They are not so expensive, so have a look around - this fellow is upping the price it seems for the Aussies :wink:


#7

I know jeff- it is neither cost effective or practical. I’ve never let that sort of this stop me before! I am curious about the idea of deeper frames for brood- kind of a compromise between a double and single brood box. But the dadant thing is a deal breaker for me.


#8

What’s wrong with a single full depth brood box? They work well for me. You can certainly get a strong population of workers by using a single brood box. It’s easier to inspect to find the queen with nine frames, as I use in 10 frame supers. A single 8 frame brood box works just as well.


#9

Nothing I’m sure. I just like the idea of bigger ones and hate the idea of double brood boxes… I certainly wouldn’t expect you to consider them Jeff :hugs:


#10

I certainly like the idea of the deeper frames in the brood. It would allow the bees to complete the arc within the deeper frames. Then they wont leave that arc at the bottom of the honey frames empty sometimes.

I think that keeping everything the same has more merit from the point of view of managing the bees.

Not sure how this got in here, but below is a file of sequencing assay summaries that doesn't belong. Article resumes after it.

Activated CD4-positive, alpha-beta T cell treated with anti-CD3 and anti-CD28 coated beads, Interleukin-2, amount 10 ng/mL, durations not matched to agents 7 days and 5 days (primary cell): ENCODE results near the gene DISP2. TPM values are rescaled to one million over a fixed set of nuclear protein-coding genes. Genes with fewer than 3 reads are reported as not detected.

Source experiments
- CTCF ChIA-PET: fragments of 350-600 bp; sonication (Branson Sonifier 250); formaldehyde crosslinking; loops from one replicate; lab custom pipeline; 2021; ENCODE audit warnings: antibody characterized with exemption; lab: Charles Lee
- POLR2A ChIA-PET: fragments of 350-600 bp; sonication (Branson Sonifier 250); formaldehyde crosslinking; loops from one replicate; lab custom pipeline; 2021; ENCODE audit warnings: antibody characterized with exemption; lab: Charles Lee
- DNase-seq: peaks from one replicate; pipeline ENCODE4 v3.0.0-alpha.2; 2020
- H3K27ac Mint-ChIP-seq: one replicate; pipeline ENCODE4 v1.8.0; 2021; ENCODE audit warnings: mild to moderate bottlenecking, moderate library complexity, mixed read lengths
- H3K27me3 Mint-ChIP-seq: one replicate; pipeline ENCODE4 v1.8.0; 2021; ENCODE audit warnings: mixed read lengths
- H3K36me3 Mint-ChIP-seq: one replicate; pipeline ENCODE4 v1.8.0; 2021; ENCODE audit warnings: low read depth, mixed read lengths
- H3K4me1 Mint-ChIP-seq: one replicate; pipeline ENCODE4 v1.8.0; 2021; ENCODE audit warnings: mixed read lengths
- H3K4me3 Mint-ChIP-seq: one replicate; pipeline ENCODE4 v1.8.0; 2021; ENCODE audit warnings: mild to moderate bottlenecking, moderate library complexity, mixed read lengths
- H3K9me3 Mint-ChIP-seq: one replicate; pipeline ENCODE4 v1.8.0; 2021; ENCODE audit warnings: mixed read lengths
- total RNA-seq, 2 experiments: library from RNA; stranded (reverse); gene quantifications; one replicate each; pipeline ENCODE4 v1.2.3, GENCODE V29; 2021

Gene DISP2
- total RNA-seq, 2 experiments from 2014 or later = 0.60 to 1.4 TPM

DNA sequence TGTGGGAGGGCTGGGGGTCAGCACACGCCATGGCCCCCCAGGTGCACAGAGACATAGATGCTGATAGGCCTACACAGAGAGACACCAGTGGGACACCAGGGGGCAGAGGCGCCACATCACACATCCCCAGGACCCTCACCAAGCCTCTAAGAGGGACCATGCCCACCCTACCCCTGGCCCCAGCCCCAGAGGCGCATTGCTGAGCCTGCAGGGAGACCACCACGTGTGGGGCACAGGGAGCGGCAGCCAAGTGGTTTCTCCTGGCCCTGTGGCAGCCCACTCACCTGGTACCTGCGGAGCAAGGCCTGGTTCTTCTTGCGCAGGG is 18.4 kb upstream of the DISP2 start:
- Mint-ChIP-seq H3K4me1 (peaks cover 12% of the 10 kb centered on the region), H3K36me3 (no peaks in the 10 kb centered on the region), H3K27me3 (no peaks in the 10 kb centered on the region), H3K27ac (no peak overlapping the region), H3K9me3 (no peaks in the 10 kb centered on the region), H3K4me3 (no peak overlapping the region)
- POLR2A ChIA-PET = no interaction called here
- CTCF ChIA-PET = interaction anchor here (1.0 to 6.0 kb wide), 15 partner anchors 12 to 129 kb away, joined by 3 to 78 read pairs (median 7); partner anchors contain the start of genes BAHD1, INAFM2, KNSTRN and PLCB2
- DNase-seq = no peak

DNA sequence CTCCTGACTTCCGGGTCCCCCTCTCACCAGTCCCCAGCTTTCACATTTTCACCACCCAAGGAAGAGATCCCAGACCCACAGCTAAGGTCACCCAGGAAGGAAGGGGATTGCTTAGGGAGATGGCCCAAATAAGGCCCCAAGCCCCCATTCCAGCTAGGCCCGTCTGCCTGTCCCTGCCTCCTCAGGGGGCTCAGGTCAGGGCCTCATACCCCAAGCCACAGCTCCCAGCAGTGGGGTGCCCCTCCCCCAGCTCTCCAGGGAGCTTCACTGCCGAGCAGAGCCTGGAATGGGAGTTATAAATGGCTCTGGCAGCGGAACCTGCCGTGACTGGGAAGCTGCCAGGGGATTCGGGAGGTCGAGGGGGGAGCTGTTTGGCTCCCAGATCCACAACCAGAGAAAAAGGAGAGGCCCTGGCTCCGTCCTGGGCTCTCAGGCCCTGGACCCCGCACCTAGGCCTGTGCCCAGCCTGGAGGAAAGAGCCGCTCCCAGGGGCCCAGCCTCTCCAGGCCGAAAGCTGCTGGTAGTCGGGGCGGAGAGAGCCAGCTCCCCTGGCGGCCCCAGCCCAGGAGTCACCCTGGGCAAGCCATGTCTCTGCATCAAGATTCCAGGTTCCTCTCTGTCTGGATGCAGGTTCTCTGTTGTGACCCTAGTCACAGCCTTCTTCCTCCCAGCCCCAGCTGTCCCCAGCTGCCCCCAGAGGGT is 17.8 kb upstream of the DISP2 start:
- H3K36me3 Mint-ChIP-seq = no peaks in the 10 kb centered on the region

I quickly grabbed a frame of brood from a single hive last week before capturing a swarm. That would be more difficult if I used extra deep frames for brood. Unless I had an extra deep swarm capture box.

The frame of brood was warranted because now they are building emergency queen cells.


#11

I agree with the idea to keep all frames the same size- and for that it seems to me like standard langstroth deeps are the way to go. Especially if you have a lot of hives. Having said that I am now running most of my hives with ideal supers- and using foundationless frames in the supers but wired foundation deeps in the brood. But I plan to focus a lot on cut honeycomb- and that’s why I am investigating presses- as spinning ideals is a bit of a pain. For plain honey I will use my flow supers. I also like the idea of completely virgin comb for cut comb- no foundation. This weekend I am going to harvest two hives in the hill that have supers full of virgin foundationeless comb. they have filled nicely with just a few cross combs. I think I will be able to cut out 80% as cut comb and the rest will get mashed up in the press.

I read a bit about Layens hives and that’s what interested me in deeper frames. They use them extensively in Europe. Basically I am curious to try out things- even though it may not be economical or practical. I am guessing if I continue to increase the numbers of hives I have I will eventually end up doing something similar to what you do- as it is more practical to have uniformity and simple easily available equipment.